A vision of the future for holidaymakers

Augmented reality glasses for use on city tours are the latest example of the immersive technologies helping to enhance the holiday experience.

An alternative to the umbrella-waving tour guide could soon see holidaymakers exploring cities and places of interest with the help of augmented reality glasses.

The specs, which are currently being tested by TUI customers in Palma de Mallorca, enable text, photographs, videos and 3D models to be displayed in front of what the user is looking at. The company said the technology offered holidaymakers “new, more exciting access” to historical facts and stories and took into account many tourists’ desire to explore on their own.

In the Palma trial, users have been able to learn more about an artist whose paintings they are viewing, or see an animation of the famous dragon that is said to have terrorised the city.

Try before you fly

TUI is one of the first travel providers in the world to offer the technology, which builds on recent developments revolutionising the holiday booking experience.

This has included Thomas Cook’s “try before you fly” virtual reality feature, which gives web and store visitors a closer look at destinations or the cabin of one of the company’s planes.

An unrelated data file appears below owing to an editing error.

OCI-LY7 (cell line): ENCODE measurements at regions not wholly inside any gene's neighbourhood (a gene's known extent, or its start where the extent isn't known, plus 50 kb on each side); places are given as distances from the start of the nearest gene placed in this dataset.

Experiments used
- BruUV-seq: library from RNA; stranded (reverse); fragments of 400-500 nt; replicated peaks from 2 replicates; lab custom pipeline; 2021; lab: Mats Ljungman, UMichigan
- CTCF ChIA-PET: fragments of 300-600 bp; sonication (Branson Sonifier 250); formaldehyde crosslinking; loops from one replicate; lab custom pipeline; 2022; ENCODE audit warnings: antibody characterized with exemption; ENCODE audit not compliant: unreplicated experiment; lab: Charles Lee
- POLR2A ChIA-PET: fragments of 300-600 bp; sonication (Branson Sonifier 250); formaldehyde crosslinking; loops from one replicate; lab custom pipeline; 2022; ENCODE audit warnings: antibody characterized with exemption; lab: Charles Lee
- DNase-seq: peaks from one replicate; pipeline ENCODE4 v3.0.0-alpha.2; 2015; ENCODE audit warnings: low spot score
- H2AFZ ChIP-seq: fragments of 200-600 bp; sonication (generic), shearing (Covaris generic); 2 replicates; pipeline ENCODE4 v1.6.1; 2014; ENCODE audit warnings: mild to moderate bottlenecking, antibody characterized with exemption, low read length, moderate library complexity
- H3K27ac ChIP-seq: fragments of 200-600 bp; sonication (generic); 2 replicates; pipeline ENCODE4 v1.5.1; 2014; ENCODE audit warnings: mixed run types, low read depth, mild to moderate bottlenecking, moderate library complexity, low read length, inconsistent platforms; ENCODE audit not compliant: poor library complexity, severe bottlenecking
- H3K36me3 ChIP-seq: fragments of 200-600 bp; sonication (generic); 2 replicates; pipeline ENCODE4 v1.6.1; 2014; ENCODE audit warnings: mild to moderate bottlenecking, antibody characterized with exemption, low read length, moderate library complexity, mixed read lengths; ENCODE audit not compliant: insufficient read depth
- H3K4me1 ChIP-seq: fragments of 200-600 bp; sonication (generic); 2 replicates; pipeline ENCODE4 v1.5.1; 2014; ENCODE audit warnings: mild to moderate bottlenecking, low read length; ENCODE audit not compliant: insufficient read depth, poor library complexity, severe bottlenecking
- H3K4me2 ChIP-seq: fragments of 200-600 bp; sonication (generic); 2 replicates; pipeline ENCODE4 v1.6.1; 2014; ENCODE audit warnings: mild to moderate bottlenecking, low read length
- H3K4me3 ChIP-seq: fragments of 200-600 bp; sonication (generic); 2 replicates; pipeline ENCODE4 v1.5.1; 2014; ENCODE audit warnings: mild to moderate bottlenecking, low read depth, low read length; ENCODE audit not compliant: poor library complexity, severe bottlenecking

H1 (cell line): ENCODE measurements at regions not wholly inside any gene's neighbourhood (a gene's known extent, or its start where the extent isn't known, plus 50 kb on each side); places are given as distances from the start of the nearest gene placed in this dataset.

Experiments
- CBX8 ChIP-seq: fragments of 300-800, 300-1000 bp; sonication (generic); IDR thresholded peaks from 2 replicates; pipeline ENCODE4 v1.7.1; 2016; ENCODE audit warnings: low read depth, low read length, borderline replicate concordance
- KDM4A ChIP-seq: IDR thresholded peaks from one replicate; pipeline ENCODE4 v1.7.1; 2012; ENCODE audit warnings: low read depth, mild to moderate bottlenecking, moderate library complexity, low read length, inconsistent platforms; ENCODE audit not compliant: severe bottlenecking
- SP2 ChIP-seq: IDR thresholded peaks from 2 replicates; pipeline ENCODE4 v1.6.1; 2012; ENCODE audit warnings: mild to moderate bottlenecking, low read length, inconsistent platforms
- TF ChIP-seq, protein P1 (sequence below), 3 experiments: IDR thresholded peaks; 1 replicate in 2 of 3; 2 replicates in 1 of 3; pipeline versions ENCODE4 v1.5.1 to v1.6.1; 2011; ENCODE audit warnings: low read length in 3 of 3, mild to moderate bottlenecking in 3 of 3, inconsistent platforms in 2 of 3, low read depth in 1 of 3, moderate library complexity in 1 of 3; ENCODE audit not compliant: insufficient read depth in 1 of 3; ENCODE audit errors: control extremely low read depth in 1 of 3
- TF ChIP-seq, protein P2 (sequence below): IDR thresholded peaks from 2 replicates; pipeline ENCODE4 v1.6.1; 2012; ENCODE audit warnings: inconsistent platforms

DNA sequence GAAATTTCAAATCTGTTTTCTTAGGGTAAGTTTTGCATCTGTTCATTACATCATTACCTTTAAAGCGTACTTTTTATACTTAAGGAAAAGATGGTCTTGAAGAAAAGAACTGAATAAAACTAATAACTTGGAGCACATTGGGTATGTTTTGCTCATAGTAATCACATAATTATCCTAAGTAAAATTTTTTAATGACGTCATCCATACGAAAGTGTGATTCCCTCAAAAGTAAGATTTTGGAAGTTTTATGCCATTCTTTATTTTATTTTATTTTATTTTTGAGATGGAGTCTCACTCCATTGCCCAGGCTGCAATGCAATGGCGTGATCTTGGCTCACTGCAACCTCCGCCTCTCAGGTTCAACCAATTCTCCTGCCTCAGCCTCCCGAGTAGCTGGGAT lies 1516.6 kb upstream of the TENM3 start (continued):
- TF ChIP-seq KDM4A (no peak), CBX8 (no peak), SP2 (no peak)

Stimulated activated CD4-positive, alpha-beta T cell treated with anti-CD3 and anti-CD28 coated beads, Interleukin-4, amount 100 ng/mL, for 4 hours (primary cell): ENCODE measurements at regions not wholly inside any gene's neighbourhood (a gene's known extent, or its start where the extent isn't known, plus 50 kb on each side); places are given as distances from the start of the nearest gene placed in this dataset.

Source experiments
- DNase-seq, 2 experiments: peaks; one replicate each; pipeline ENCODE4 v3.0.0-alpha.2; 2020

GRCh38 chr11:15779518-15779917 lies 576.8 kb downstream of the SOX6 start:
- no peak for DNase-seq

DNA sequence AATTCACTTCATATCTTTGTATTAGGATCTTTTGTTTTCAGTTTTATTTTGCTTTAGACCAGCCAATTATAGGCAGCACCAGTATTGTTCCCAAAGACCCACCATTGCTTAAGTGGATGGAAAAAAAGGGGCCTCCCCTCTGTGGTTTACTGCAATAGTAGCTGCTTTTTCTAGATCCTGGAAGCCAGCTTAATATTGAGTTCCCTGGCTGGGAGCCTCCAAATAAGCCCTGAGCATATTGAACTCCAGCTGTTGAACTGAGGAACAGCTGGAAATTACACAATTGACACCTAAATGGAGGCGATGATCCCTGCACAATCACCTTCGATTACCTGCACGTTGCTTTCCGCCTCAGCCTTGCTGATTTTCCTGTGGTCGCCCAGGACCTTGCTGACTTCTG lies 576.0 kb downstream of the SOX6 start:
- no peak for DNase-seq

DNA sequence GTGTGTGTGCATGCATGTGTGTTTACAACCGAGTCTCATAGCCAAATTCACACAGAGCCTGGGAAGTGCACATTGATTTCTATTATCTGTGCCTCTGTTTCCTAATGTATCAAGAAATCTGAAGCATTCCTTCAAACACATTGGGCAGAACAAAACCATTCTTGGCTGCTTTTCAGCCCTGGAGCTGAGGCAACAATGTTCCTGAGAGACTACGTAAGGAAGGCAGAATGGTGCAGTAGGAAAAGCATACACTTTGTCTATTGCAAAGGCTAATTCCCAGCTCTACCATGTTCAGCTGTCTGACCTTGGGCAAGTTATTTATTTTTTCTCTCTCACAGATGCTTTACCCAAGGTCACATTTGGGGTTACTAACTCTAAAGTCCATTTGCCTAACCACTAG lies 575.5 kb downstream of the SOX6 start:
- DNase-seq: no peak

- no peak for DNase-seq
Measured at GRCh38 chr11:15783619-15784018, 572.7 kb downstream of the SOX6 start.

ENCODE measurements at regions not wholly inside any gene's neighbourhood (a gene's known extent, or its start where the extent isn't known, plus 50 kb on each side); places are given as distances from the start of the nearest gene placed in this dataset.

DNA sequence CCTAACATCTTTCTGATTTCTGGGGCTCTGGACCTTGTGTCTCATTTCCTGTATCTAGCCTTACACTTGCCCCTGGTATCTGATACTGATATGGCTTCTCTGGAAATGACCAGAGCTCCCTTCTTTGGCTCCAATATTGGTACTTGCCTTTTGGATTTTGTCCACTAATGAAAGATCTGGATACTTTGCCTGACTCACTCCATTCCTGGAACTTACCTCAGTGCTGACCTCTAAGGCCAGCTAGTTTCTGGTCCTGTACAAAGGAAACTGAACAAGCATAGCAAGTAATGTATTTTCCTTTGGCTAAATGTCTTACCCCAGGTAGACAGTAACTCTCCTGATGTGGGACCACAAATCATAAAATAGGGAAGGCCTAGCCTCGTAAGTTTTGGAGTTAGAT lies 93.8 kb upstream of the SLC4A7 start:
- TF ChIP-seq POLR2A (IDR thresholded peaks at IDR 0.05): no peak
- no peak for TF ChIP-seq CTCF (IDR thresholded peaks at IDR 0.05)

Hotels have been using similar technology to give their website visitors a better view of the rooms they have on offer. And once customers arrive at their destination, interactive maps have been providing an extra layer of information on local points of interest when viewed on a smartphone.

Airline technology

In the airline sector, easyJet is now using augmented reality technology to help customers know if their cabin bag is within the right dimensions before they set off for the airport. The company hopes the feature on its app will reduce unexpected baggage queries on arrival.

The scan provides an on-screen 3D box which when combined with a customer’s smartphone camera sizes the cabin bag and indicates whether it fits within the maximum dimensions.

Travelport’s Cormac Reilly, who helped develop the feature for easyJet, said: “Audiences are increasingly demanding digital solutions which improve their travel experience.”


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